From 1985 she divided her life between England, world-touring, and Jamaica, between patwa (simply Jamaican, as she considered it) and the standardised English she had spoken in her middle-class household. But English voices hardly ever got here by way of, solely these of residence, and the ladies of residence. It felt like an obligation to file them, because the lone feminine in a strikingly macho world. At first she toned her femininity down, sporting navy khakis to carry out, however not for lengthy. Dub was going to have to regulate to her, not vice versa. She cherished that fierce, funky reggae beat, together with Rastafarian chanting and African drums—adored Bob Marley, and all he had meant for Jamaican self-confidence and independence—however ladies’s lives have been too delicate and complicated for all that masculine swagger. Reggae may really feel as inflexible as iambic pentameter, so she blended in rhythms from jazz and mento, Jamaican people music, and, for quieter choices, took blues out of her sleeve.

Thus she spoke out for all of the working-class ladies inhabiting her head. The housekeeper, her apron “all de greases from…cooking a lot greens”, who smells it earlier than rolling it up for the laundry; the spouse on an “bizarre mawning” who, having despatched the youngsters off to high school (“want me by no means did breed however Lawd/mi love dem”), and contemplated what to cook dinner for dinner, all of a sudden bursts out bawling on the sight of her personal frock pinned on the road; the final lament over males who cross by way of, however to not keep. The voices unfold additional, till the entire feminine third world clamoured in her too. One in every of her collections, “Third World Lady”, had on its cowl a defiant black teenager exhibiting her new younger breasts. Within the title poem this lady watched by way of the bushes because the rich-world vacationer bronzed on his fenced-off seaside, reminding him that he didn’t know her, that he had no proper to imagine he may contact her, and that “the rape’s been finished”.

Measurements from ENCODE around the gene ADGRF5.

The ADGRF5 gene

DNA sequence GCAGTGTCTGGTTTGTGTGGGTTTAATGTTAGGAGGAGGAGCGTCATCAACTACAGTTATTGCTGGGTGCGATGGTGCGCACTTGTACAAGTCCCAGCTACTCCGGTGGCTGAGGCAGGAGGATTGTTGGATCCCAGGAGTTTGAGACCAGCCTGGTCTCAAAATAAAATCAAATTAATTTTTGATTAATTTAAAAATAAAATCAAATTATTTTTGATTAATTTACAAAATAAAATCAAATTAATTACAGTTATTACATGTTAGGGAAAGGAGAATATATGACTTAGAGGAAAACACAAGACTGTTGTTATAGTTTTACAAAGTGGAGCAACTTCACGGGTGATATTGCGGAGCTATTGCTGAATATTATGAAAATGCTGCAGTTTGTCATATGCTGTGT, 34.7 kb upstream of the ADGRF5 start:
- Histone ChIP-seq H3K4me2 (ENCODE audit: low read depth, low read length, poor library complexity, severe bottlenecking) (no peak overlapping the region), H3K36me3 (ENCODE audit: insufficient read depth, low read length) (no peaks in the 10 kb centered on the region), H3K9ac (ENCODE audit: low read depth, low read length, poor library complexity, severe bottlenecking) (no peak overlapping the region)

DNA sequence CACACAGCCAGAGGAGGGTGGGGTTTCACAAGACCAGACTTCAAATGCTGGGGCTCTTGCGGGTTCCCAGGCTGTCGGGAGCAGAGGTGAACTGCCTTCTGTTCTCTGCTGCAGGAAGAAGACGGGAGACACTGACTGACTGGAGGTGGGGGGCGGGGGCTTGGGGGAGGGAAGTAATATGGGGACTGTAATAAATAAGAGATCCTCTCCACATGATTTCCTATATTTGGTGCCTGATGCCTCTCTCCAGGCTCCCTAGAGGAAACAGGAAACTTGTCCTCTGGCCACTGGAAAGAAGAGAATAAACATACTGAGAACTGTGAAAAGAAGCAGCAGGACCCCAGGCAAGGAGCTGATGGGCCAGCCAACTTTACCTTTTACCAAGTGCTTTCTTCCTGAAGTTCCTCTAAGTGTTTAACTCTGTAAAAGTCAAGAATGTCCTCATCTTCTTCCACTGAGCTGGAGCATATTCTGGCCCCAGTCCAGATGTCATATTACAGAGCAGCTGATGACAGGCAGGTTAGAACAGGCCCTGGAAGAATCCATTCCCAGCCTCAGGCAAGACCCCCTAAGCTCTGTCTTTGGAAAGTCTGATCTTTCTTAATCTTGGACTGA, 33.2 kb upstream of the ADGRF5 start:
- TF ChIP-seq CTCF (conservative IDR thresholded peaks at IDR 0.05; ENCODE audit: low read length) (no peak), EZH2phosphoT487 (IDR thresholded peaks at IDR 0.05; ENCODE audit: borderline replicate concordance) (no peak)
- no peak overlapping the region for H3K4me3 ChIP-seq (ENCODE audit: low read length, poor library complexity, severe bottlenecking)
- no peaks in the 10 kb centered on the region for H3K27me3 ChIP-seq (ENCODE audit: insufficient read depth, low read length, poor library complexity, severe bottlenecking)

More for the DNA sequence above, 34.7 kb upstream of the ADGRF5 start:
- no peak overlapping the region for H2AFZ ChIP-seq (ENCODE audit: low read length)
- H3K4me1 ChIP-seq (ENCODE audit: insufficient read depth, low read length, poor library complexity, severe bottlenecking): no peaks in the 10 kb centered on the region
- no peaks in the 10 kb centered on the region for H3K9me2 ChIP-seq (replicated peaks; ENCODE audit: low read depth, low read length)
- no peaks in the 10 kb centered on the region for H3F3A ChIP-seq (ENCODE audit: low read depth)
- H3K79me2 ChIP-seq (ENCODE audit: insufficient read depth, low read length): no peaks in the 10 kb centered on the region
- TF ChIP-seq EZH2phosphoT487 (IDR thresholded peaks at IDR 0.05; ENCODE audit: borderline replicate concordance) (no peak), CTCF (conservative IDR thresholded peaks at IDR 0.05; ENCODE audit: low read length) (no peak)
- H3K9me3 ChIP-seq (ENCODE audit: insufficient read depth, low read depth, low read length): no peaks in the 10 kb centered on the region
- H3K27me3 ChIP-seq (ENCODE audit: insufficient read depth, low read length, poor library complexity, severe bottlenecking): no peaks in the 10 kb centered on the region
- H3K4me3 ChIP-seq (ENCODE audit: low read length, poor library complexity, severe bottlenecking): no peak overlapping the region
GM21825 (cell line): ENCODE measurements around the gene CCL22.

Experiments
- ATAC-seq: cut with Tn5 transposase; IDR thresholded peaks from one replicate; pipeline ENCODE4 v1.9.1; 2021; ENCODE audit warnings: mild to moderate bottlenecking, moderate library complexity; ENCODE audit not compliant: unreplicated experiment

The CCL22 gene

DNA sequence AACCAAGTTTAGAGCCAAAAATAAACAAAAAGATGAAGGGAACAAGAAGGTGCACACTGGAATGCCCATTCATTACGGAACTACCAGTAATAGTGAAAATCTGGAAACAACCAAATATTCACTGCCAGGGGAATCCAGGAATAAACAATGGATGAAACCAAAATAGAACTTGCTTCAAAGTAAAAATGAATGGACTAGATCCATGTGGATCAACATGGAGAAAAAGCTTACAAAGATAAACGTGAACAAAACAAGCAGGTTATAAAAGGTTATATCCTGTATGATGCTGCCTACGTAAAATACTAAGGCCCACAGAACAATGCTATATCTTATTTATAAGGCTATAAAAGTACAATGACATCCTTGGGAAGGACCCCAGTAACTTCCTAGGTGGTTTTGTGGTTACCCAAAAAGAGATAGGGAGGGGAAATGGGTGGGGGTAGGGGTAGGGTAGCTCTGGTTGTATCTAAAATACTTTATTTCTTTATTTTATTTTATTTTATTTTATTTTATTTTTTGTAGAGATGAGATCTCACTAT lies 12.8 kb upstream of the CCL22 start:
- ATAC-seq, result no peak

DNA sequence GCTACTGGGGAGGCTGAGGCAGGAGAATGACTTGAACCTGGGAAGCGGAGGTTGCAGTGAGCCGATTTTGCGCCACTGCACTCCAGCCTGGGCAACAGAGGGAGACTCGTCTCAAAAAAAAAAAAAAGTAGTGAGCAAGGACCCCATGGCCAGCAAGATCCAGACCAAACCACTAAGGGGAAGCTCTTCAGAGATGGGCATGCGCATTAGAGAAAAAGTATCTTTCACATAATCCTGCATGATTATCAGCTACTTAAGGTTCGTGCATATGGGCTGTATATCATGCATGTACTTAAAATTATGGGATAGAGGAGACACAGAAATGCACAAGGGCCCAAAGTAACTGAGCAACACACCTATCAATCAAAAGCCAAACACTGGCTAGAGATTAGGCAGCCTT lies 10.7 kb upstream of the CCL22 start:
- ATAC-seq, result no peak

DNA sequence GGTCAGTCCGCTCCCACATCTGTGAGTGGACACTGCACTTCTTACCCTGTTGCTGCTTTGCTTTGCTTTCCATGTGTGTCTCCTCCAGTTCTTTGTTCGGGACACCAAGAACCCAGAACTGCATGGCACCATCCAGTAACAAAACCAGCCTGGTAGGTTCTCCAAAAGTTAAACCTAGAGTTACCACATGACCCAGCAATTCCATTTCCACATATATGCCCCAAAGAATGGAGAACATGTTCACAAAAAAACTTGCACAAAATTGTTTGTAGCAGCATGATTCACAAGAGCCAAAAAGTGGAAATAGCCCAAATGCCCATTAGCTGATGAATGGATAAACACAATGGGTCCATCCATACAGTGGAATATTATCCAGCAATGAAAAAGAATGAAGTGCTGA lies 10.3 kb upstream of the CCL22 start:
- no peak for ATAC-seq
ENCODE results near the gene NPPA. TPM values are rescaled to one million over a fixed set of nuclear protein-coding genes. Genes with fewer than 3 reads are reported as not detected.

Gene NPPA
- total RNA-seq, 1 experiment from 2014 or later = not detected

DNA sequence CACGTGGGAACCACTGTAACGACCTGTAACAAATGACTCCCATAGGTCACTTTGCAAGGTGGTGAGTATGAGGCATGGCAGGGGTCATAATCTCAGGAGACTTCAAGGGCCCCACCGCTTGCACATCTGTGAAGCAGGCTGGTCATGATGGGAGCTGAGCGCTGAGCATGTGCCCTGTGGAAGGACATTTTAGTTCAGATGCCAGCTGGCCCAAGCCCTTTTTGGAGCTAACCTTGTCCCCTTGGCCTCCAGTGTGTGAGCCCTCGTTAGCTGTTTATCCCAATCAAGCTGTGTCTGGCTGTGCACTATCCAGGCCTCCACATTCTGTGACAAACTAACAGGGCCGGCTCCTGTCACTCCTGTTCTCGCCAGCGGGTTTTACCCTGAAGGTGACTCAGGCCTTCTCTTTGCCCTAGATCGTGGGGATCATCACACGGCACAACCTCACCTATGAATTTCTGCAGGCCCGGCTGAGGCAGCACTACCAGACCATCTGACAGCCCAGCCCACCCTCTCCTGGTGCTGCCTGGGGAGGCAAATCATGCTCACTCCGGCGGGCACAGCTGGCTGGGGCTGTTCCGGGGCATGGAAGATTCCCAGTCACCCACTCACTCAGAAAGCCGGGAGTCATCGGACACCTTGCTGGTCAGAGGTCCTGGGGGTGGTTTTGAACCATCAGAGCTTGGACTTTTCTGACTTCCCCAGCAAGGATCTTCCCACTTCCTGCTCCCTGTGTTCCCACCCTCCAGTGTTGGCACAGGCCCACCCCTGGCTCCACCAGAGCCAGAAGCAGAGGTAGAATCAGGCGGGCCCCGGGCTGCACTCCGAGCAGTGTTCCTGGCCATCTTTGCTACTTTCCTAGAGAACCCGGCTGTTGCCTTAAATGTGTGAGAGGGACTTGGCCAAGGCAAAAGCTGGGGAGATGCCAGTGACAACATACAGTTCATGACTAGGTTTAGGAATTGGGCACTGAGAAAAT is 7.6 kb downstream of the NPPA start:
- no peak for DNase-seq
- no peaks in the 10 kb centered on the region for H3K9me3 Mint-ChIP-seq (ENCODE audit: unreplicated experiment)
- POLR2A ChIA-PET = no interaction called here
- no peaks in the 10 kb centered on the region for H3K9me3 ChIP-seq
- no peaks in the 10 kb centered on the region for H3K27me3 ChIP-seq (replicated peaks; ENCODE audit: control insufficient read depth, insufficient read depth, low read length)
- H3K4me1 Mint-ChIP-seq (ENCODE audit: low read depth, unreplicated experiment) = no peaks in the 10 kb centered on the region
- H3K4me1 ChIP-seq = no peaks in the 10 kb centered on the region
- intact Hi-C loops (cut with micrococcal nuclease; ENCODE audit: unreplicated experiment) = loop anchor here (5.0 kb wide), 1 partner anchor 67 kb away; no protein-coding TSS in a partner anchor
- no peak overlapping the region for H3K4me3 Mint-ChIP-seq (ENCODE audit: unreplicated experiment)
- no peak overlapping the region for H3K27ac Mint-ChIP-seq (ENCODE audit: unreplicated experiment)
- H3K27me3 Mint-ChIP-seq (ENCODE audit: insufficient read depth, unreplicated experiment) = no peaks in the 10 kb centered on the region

Life was burdensome to those ladies, because it usually was to her. She had six or seven breakdowns, throughout which she would put herself into hospital and consign the kid care to her mom. But in good occasions she may hardly have been happier, stuffed with pealing laughter, sitting blissfully on her verandah and going with the neighbours to drink beer. The ladies of her poems, too, had compensations. The housewife in “Spring Cleansing”, for instance, soothed by the twenty third Psalm:

absolutely goodness and mercy/shall comply with me
she decide up de broom/an she sweeping
all de days of my life/an she sweeping…

As for her Caribbean sisters usually, she noticed them strolling proudly, “shaping mountain/wid we foot”, swaying their hips, carrying on their heads what appeared like a burden however was freedom water, life-giving and life-saving. “Chile, don’t yuh ever neglect de imaginative and prescient”, her grandmother had informed her: a imaginative and prescient that brightened her eye and washed her by way of like cooling springs. She wouldn’t neglect. She could be mad, however she wasn’t going to remain like Bertha Mason in “Jane Eyre”, sitting within the attic, “my track lock up tight/eena mi troat”, till she set the place on hearth. She was going to sing lengthy, loud and now, her voices. Her track.

This text appeared within the Obituary part of the print version below the headline “Listening to the voices”

20210911 cuk1280 - Obituary: Jean “Binta” Breeze spoke for all Jamaican ladies

From the September ninth 2021 version

Uncover tales from this part and extra within the record of contents

Discover the version


Please enter your comment!
Please enter your name here